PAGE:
Responsive to the first select signal 703 and the write request on the line 704, the chip select logic 724A provides a set signal 728A in order to enable the macrocommand on the line 800 to be written into the control register 718A within CPU1. The chip select logic 724A also generates a CPU1 access signal 800 which is received by the input register 712A. Responsive to the signal 800, CPU1 starts a microinstruction program routine to read data from the input/output device 120. The program routine includes plural commands to be sent to CPU2 in order to control the process of reading data from the input/output device 120 by the CPU2.

Before issuing those commands, CPU1 waits for receipt of the control parameters required by CPU2 for reading data from the input/output device 120. The control parameters are provided by the host processor 110 to be written into the receive register 722A of CPU1. The host processor 110 sends onto the bus 107 data representing a control parameter, and also sends an address predeterminedly assigned in common for the send register 720A (FIG. 4) and the receive register 722A (FIG. 4) within CPU1 along with a write request.

Responsive to the address on the bus 107, the decoder 116 (FIG. 2) provides the second select signal 706 to CPU1. CPU1 responds to the signal 706 and the write request on the line 704 and receives the control parameter on the line 705 by means of the receive register 722A (FIG. 4). CPU1 sends the received control parameter to the data buffer 203, by way of the bus 204, as will be explained in more detail later on. The host processor 110 and CPU1 repeat the same operations so that plural control parameters are sent from the host processor 110 to the data buffer 203.

One of the control parameters can be a data ID word which represents a data ID word for data to be fetched which designates a feature of each data including an address of each data and is recorded in front of each data. Another control parameter can be the data length of data to be fetched. Other control parameters are used in the data processor of FIG. 2, but the details of the other control parameters will not be explained, because the details do not relate to the essence of the invention.

Writing of the control parameters into the data buffer 203 is performed as follows. In order to preset the address counter 303, after receiving the macrocommand (FIG. 3) in the data buffer 203, CPU1 outputs onto the bus 204 a predetermined header address of the control parameter storage portion 304A of the data buffer 203, and a data strobe signal onto the data bus 204. The counter 303 (FIG. 3) of the data buffer 203 responds to the data strobe signal given by the line 306 from the bus 204 and sets the header address given by the line 304 from the bus 204 therein. After that, and after receiving a control parameter from the host processor 110, CPU1 outputs the received control parameter together with a data buffer access signal and a write request to the data bus 204.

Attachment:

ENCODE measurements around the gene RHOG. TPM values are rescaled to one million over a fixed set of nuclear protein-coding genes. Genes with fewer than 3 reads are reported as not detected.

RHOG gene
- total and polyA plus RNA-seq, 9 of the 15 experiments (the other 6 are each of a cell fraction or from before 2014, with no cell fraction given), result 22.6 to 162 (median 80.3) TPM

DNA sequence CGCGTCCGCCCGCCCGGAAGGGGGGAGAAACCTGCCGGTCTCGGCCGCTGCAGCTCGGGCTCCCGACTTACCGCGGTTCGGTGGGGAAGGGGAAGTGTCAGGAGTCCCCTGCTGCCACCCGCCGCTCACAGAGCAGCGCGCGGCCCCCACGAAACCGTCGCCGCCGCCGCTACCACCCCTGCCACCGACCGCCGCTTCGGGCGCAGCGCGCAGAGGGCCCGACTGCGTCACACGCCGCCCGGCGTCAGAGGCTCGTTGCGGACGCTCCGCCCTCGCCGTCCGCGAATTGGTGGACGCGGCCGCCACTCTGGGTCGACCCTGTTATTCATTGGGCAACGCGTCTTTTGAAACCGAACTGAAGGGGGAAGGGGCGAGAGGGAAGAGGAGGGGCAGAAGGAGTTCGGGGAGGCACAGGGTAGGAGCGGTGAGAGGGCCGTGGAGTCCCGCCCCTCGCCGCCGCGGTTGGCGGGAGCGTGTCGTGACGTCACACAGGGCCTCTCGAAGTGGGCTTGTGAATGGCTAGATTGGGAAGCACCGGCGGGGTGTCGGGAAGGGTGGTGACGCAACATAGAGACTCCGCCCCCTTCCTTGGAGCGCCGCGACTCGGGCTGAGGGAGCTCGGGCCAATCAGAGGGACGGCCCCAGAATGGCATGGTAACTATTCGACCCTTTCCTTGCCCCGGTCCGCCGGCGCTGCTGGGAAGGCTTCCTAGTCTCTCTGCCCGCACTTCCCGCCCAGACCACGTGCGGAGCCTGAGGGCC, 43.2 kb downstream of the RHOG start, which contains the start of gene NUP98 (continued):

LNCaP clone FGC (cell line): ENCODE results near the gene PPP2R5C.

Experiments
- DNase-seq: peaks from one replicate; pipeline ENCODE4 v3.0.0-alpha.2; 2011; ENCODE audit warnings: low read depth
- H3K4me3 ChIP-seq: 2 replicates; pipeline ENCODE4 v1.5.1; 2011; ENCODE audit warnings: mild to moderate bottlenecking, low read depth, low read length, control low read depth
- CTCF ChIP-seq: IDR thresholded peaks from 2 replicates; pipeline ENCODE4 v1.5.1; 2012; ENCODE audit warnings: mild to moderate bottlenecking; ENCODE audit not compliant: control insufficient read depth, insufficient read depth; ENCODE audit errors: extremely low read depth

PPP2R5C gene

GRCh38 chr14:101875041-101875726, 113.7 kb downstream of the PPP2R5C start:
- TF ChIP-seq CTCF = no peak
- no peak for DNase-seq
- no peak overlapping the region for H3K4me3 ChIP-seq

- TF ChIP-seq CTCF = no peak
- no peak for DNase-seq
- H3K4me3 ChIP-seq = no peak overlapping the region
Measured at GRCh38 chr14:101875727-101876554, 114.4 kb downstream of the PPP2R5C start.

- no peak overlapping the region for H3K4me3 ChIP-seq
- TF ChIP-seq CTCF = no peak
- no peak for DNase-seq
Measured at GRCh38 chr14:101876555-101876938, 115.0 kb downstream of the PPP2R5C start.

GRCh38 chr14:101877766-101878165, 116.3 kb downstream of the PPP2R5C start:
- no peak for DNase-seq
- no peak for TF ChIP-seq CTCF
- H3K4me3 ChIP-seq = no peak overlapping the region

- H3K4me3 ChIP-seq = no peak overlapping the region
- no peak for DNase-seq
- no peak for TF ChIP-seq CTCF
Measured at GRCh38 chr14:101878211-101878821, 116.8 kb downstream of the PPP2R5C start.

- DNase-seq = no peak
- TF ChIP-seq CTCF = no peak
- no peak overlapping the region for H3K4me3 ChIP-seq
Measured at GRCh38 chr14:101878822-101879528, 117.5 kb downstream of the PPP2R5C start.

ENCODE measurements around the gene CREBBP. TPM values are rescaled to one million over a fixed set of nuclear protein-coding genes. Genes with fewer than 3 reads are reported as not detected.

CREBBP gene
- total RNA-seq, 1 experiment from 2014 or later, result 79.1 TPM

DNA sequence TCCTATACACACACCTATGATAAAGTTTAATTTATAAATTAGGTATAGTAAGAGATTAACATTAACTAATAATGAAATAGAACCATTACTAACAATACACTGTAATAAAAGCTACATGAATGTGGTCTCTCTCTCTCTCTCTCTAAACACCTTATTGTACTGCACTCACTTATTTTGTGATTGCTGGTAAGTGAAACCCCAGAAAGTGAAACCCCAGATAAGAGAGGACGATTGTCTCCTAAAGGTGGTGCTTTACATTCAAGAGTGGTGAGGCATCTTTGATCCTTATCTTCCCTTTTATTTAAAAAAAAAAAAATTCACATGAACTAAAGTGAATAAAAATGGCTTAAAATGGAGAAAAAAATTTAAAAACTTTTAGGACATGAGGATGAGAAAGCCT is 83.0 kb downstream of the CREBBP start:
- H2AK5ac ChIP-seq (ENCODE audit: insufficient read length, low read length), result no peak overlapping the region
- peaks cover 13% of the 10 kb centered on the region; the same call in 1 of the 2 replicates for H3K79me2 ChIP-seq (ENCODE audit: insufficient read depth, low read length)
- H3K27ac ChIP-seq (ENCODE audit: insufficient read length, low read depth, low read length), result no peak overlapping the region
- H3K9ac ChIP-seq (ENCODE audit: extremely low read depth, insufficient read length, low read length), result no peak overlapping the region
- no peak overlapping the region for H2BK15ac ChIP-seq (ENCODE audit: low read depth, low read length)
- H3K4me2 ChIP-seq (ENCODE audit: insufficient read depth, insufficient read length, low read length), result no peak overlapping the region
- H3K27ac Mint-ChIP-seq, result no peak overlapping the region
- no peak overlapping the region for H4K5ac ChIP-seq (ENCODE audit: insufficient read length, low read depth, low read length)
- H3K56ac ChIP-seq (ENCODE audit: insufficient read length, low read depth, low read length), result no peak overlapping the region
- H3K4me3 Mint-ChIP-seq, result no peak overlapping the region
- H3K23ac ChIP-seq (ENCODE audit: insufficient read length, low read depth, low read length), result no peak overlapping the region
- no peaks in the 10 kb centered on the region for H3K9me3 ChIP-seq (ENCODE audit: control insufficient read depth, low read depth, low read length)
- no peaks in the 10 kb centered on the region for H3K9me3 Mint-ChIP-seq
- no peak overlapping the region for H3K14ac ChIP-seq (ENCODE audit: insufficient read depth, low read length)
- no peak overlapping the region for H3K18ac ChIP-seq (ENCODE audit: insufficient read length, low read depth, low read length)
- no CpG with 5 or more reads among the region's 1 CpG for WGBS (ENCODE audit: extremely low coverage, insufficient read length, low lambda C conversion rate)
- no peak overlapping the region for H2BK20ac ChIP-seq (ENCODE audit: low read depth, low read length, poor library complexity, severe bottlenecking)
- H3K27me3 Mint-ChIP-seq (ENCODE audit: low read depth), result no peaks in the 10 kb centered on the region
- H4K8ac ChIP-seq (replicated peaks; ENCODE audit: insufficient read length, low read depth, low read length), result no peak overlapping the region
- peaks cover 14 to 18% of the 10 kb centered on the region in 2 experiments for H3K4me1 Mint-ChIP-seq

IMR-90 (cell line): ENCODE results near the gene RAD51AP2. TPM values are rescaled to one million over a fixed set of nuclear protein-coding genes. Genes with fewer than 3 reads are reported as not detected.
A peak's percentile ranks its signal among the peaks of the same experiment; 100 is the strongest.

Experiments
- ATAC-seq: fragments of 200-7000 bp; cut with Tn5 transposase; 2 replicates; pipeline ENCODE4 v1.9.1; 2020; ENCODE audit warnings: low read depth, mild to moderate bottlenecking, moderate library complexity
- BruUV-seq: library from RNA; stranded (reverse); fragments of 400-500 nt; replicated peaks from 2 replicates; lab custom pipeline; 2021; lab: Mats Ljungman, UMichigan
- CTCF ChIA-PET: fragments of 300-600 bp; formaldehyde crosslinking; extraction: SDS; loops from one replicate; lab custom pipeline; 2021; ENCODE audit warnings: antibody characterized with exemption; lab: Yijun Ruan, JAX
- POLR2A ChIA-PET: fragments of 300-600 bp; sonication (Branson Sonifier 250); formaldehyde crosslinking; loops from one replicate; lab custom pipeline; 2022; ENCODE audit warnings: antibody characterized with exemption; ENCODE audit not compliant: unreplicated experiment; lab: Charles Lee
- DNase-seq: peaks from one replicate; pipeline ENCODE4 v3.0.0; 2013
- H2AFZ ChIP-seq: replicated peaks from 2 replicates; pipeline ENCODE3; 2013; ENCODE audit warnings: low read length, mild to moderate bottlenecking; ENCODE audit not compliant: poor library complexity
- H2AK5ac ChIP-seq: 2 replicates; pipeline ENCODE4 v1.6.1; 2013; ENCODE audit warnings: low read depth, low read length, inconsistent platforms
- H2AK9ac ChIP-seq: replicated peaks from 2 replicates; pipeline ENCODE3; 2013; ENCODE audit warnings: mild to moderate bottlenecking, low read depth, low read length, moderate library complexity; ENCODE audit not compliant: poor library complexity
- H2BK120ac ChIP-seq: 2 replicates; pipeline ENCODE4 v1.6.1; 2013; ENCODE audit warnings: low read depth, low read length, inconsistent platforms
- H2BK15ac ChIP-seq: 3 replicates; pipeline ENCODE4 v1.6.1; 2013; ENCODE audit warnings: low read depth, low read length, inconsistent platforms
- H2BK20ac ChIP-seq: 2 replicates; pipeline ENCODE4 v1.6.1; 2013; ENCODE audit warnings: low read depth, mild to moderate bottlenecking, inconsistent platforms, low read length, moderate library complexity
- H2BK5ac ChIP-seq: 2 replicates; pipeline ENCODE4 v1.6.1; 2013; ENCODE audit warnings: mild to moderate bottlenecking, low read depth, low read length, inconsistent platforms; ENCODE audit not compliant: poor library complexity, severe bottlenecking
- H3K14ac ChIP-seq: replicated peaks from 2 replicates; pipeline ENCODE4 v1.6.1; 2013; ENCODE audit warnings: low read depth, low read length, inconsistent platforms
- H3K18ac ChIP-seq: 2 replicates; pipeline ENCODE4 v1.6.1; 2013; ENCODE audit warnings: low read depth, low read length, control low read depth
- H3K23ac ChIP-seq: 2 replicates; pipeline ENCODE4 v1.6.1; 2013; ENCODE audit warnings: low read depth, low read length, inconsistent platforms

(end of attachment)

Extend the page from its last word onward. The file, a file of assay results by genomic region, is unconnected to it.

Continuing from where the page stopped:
Responsive to the data buffer access signal given by the line 305 and the write request given by the line 307, RAM 304 writes data provided by the line 304 at the address location designated by the counter 303, i.e., the header address location. The RAM 304 uses a write request or a read request on the line 307 for discriminating between data reading and writing operations, and this signal is issued on the bus 204 either by CPU1 or CPU2, when they access the data buffer 203. The data buffer access signal is also provided as a count up clock to the address counter 303 by way of the line 305, so that the value of the counter 303 is incremented by 1 after each data buffer access. If the data buffer 203 is so constructed that the reading operation of the RAM 304 is executed in sequence from the largest address to the smallest address, a down counter may be used as the address counter 303.

Next, CPU1 receives the next control parameter from the host processor 110 and writes it into the data buffer 203, in a similar way by repeatedly providing onto the bus 204 the write request and the buffer access signal as well as the received control parameter. After all the control parameters are written into RAM 304, by repeating the same operation, CPU1 then re-initializes the address counter 303 with a header address indicating the control parameter storage portion 304A. As a result, CPU2 is able to read out all the control parameters without initializing the counter with the header address as will be explained later on.

In this way, CPU1 can write the control parameters in a predetermined order in sequential addresses of the control parameter storage portion 304A of the data buffer 203.

When CPU1 is engaged in an operation of sending a control parameter to the data buffer 203, CPU1 sets a busy flag in the status register 716A. The host processor 110 monitors the status register 716A, and sends the next control parameter to CPU1 after CPU1 resets the busy flag in the status register 716A.

(Data from the input/output device to the data buffer.)

CPU1 sends the first command onto the bus 204. The command register 718B of CPU2 receives the command in response to the clock φ. CPU1 then issues the command execution start signal 301 to the synchronizing circuit 500 which responds to this signal by generating a φ-synchronized busy state signal 302 and then starts generating a Ψ-synchronized command execution permission signal, as shown in FIG. 7. Responsive to the start of the permission signal 503, CPU2 starts a microinstruction program routine in accordance with the command in the command register 718B.